If you’re building a new brand, I’m going to let you in on a little secret. Simply having a logo doesn’t guarantee your brand identity system is going to work for you.
Why is that?
There’s a difference between having a simple, run-of-the-mill brand identity, and having a flexible brand identity system that really works.
What’s the difference?
The key word is system.
A great brand identity is a system of elements working together to provide unity, consistency, and flexibility. This system of elements can be broken down into three main pieces of your brand identity:
Visual Brand Identity
Because it’s visible to the outside world, your brand identity is what people tend to focus on first. This includes:
1. A flexible logo
Your logo should be the core of your brand identity system. It’s the combination of words, symbols, and design elements that helps identify your product or service. You logo need not literally show your audience what you do, but rather become a symbol for your unique offerings.
You should be able to use your logo consistently. It should work well large (like a sign or billboard), small (think social avatars and favicons), in color, black and white, in print, and on screen.
And in almost every instance, the more simplified your logo, the better.
2. Alternate mark
To add even more flexibility to your brand identity system, consider utilizing an alternate mark. Your alternate mark could be as simple as removing the words from your logo. Think Nike or Target. Or your alternate mark could also be a rework of your design elements – picture a horizontal, all-type Starbucks sign, compared to the badge version of their logo that surrounds their siren mark.
This doesn’t have to be a completely different design from your main logo. However, many professional sports teams have secondary logos—like a monogram, patch, or mascot—that differs from their main logo.
3. Color palette
One of the fastest ways to create a recognizable brand identity system is to own a color.
Most brands utilize anywhere from one to three main colors. As such, if you’re limited to just one color for a marketing piece, you should probably lean on your primary brand color.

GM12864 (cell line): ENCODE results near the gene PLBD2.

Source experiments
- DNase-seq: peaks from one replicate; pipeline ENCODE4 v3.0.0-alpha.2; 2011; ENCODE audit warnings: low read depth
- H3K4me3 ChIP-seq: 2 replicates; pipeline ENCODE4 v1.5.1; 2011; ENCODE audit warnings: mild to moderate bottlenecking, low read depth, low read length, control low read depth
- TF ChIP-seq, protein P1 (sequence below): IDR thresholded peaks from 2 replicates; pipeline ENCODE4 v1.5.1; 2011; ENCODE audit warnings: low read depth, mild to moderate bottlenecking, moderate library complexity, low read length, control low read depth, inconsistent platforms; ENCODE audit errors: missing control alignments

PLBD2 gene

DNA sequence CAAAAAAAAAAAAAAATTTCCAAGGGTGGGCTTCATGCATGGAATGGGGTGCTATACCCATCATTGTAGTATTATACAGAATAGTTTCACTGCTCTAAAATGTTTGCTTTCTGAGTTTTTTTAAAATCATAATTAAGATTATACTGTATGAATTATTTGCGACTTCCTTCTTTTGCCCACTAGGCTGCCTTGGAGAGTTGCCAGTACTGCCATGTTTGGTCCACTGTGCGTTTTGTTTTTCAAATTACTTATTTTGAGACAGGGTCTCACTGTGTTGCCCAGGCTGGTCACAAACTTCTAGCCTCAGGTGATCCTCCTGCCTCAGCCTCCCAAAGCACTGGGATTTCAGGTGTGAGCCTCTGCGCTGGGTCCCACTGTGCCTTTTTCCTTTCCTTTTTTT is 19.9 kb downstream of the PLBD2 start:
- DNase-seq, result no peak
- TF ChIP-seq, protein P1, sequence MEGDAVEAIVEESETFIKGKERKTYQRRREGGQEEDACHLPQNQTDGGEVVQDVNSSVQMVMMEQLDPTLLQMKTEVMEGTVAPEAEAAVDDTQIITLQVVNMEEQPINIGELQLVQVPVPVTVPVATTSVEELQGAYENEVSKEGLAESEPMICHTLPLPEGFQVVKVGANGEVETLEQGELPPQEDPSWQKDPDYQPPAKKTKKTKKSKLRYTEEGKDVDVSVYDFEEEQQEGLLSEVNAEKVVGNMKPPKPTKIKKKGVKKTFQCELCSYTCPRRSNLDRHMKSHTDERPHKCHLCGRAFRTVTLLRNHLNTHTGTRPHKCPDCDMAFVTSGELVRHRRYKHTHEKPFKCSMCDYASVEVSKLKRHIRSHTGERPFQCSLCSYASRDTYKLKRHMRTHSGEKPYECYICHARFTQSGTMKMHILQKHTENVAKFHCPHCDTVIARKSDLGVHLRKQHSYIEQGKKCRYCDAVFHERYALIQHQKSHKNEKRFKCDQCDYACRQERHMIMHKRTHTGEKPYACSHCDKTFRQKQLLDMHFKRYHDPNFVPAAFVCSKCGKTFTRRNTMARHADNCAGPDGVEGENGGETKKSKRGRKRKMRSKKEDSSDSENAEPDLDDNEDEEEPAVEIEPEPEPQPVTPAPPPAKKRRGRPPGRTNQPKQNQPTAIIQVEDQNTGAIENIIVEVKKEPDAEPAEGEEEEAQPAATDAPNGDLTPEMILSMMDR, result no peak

To provide even greater flexibility, consider developing an expanded palette of complementary, secondary, and tertiary colors.
Although your brand hierarchy will likely focus on your main colors, these secondary color palettes can help keep your marketing pieces feeling fresh and unique. Depending on your color needs, you may want to consider building out a deeper palette of optional colors using tints and shades.
Not to be overlooked, a great brand identity system needs an equally strong family of typefaces.
Similar to selecting your color palettes, first select a typeface that will be a strong complement to your logo and other design elements. And in addition, you’re likely to want secondary typographic options to provide contrast and hierarchy across various media.
Consider using your main display typeface for headlines, a lighter serif or sans-serif for body text, and perhaps something with a little more character for pull quotes or other call-outs.
5. Extended visual language
Although some brand identity systems may end there, your system may include other elements that make up your visual language. This may include the content or style of your photographic elements, or the approach to the design of your icons. What other design elements does your brand need?
6. Your brand voice
What does your brand sound like? What does your brand talk about? What does your brand know? What does it not know? Between marketing materials, sales scripts, and online content, your brand is going to be saying a lot of things. It’s important that you understand what that voice should sound like.
This E-Book from Distilled does a great job of walking you through the basics of establishing a voice for your brand identity. Make sure that your voice and tone align with your brand’s style and essence.
7. Brand identity standards
Lastly, consider codifying your brand identity system in an easy-to-reference brand identity standards manual, also known as a brand book, or style guide.
This guide should have a section for each of the categories above, providing enough direction to ensure unity and consistency, while allowing enough wiggle room to discourage every piece from feeling identical.
One system to rule them all
So clearly, a great brand identity system requires much more than a logo. But if you’re willing to take the time to create standards and consider how the system will work with your logo and other elements, you’re guaranteed to have more flexibility, consistency, and unity across your entire brand identity.
What other elements would you include in a great brand identity system? Share your thoughts in the comments below.